Quote of the Day - Honest criticism is hard to take, particularly from a relative, a friend, an acquaintance, or a stranger.
Say What You May On eBay?When you buy something through eBay, you have the opportunity to rate the seller.
Occasionally, the buyer is not happy with the sale. Roger Grace was one of those buyers.
He posted a comment about his purchase of some vintage magazines, complaining about the condition they arrived in.
The seller was not pleased with the comments, and posted statements accusing Grace of "being dishonest all the way".
Perhaps not surprisingly, Grace was not happy with those comments.
Grace sued eBay (not the seller), and lost. He got tossed out of court before he even got started with the lawsuit.
He appealed, and lost again. But in doing so, the Appellate Court threw Grace a bone, and said that perhaps eBay is not immune from republishing defamatory statements. Unfortunately, Grace hadn't asked for that kind of relief, so it was too late to solve that problem on appeal.
Now, the Supremes have agreed to hear the case. The question there is once again whether eBay can be held liable for allowing defamatory web postings.
We're all watching and anxiously awaiting the outcome.
In the meantime, you can rate this seller. Just use the comment section below.
How Much Does It Take To Remember?Ostriches have had better luck.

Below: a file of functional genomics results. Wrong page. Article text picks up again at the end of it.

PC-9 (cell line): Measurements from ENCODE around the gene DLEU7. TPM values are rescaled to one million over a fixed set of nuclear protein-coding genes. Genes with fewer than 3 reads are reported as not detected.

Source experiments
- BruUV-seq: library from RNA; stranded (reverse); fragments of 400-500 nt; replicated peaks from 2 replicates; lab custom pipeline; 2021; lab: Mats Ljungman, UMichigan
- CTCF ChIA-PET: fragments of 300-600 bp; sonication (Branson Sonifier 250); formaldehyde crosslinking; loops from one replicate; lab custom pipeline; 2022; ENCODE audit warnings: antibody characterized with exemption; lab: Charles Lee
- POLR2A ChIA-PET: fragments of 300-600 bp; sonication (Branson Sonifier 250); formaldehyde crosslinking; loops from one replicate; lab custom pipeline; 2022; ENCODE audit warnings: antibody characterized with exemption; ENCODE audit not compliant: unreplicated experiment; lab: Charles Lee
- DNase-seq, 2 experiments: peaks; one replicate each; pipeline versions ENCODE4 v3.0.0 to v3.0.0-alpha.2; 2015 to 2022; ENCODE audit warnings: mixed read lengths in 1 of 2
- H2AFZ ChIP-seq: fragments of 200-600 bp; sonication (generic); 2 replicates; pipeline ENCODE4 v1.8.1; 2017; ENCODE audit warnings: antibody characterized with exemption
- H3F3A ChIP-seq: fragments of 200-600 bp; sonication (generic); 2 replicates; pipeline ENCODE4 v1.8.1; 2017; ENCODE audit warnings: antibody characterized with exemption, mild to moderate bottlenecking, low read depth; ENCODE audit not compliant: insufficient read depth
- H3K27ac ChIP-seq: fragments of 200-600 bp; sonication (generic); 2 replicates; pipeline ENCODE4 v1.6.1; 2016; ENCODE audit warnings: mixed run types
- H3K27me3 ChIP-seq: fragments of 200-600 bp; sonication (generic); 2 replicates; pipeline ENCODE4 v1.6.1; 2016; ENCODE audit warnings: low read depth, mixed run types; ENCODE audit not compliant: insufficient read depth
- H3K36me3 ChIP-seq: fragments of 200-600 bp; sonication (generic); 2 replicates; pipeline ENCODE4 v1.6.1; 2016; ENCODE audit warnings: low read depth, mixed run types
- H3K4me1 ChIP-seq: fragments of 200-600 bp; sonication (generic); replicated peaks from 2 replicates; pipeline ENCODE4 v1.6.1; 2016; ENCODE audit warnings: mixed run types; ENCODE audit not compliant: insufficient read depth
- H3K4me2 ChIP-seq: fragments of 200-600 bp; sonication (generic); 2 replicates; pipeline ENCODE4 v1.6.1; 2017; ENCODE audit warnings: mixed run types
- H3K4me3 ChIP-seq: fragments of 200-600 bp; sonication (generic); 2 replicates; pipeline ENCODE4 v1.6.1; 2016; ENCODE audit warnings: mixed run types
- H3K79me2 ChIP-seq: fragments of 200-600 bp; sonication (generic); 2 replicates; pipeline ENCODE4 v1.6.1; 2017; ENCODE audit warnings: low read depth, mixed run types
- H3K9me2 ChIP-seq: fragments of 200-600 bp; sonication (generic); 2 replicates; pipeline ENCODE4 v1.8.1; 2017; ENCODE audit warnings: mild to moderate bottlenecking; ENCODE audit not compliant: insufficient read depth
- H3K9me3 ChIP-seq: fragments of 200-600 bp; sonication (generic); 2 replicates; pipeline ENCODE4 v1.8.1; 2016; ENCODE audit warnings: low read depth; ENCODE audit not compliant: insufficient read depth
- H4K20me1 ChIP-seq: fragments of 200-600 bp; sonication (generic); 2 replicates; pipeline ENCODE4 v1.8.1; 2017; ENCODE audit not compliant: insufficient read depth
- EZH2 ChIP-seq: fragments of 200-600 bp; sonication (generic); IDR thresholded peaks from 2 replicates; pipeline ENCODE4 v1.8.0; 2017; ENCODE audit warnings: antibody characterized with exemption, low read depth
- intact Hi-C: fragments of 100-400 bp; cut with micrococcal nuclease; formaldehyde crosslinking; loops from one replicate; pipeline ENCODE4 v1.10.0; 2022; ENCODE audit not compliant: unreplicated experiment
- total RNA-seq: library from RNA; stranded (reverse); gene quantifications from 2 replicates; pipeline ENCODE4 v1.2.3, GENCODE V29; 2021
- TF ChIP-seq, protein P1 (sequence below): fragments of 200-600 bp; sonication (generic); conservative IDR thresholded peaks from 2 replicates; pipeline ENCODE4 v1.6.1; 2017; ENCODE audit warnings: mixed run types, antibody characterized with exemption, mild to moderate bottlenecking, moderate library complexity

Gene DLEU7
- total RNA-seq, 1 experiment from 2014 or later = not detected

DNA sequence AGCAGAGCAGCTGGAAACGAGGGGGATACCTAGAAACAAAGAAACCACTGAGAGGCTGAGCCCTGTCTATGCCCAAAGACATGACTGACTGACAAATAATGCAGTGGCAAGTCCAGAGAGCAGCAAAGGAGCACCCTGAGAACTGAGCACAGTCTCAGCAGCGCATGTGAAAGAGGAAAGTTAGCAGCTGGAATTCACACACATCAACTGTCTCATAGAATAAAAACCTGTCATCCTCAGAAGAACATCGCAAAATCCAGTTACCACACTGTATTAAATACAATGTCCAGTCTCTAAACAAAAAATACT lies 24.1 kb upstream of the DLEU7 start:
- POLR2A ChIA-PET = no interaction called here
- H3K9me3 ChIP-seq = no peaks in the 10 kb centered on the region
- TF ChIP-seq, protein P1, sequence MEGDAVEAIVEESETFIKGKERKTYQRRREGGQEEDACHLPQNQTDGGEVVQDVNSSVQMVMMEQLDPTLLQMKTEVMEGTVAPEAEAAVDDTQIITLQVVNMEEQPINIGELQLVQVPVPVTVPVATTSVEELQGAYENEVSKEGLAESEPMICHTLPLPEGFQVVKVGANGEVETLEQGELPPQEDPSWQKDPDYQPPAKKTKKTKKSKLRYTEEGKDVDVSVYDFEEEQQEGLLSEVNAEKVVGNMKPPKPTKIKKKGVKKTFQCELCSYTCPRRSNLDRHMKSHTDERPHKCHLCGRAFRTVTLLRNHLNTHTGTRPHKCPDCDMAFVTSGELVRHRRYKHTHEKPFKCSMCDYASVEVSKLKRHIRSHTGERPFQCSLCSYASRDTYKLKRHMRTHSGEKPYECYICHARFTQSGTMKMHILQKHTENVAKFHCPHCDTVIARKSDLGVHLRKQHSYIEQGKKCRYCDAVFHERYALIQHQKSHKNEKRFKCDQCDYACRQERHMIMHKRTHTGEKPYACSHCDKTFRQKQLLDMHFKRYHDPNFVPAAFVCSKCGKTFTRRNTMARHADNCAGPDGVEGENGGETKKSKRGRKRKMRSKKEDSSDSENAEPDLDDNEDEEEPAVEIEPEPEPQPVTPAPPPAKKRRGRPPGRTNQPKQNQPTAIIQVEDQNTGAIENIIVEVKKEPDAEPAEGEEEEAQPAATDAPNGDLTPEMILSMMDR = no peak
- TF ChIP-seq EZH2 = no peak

William Gurley tried, but it didn't work. The USEPA wanted some information from him about the Gurley Pit Superfund Site (how many of you can say that you have a Superfund site named after yourself?).
He didn't respond.
For seven years.
I don't know why he waited so long - maybe he misplaced the letter that asked for the information. My guess is that when he got served with the summons and complaint alleging he failed to respond, maybe he remembered then. But, apparently not.
I'll bet he remembers now.
That $1.9 million dollar fine levied by the USEPA and upheld by the Sixth Circuit probably made an impression.
Sued By An Eagle - How Could The Bird Lose?I'm sure there have been others, but there are not many lawsuits filed by bald eagles. Certainly, it's a novel approach, and designed, I'm sure to garner attention.
It got mine.
In Illinois, energy proponents want to build the Crescent Ridge Wind Power farm. Farmers, it seems, would make up to $94 per acre leasing their land to the wind farm instead of around $60 per acre growing soybeans or corn. That's quite a profit. Of course the wind farm is no lightweight, either. It's expected to cost some $60 million.
But you already know that not everyone agrees. Environmentalists are concerned that the wind farm will harm the endangered species that inhabit the area proposed for the 2200-acre wind farm.
Since the bald eagle, an Indiana bat, a northern harrier and numerous migratory birds can't speak for themselves (audio will play), someone else filed suit on their behalf. That attorney, however, is not yet fully licensed to practice law in Illinois.
But, for the want of $50, that problem will likely be solved pretty quickly once the appropriate paperwork (and $50 fee) is paid to the powers that be at the Illinois state bar. But the attorney, Dowell Baker, has bigger problems. The wind farm attorneys want to dismiss the case.
Their motion claims that: "[t]he enumerated animal plaintiffs also purport to seek relief based upon the Migratory Bird Treaty Act, the Bald Eagle Protection Act, the Lanham Act, the Illinois Endangered Species Protection Act and the Administrative Review Act. ... The plain language of each of these statutes limits standing to 'persons' and does not confer standing on 'animals.' "